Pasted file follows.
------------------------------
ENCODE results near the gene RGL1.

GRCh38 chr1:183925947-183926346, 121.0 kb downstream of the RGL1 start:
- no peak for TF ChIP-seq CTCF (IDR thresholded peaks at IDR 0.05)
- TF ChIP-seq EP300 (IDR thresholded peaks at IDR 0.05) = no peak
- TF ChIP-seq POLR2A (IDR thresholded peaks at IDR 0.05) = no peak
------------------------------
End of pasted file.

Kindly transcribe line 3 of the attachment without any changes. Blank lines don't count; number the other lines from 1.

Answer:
- no peak for TF ChIP-seq CTCF (IDR thresholded peaks at IDR 0.05)